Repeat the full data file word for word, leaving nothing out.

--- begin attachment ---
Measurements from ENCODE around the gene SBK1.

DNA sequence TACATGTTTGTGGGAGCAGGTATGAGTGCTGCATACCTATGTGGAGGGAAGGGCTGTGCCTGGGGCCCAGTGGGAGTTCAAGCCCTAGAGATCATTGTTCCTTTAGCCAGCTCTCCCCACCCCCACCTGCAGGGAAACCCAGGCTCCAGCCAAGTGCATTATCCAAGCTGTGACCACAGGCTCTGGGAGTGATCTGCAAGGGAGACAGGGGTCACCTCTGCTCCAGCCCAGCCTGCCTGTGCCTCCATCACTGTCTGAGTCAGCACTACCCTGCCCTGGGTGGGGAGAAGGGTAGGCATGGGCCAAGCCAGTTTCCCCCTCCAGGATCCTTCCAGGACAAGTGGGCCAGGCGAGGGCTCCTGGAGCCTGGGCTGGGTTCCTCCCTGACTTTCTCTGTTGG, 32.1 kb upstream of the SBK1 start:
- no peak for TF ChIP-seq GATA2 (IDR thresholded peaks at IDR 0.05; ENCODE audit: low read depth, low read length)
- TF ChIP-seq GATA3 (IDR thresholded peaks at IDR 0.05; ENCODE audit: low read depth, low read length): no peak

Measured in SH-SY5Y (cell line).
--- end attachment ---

Measurements from ENCODE around the gene SBK1.

DNA sequence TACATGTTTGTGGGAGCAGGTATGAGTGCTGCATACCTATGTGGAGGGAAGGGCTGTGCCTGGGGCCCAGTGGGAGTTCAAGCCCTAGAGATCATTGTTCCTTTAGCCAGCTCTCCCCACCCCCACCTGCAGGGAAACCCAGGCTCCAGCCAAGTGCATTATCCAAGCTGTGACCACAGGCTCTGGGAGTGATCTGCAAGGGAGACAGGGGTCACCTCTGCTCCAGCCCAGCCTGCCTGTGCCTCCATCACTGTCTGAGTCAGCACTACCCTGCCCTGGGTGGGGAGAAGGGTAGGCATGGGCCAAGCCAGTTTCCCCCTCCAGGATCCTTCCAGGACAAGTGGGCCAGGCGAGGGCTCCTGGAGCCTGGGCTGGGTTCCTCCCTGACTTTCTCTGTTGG, 32.1 kb upstream of the SBK1 start:
- no peak for TF ChIP-seq GATA2 (IDR thresholded peaks at IDR 0.05; ENCODE audit: low read depth, low read length)
- TF ChIP-seq GATA3 (IDR thresholded peaks at IDR 0.05; ENCODE audit: low read depth, low read length): no peak

Measured in SH-SY5Y (cell line).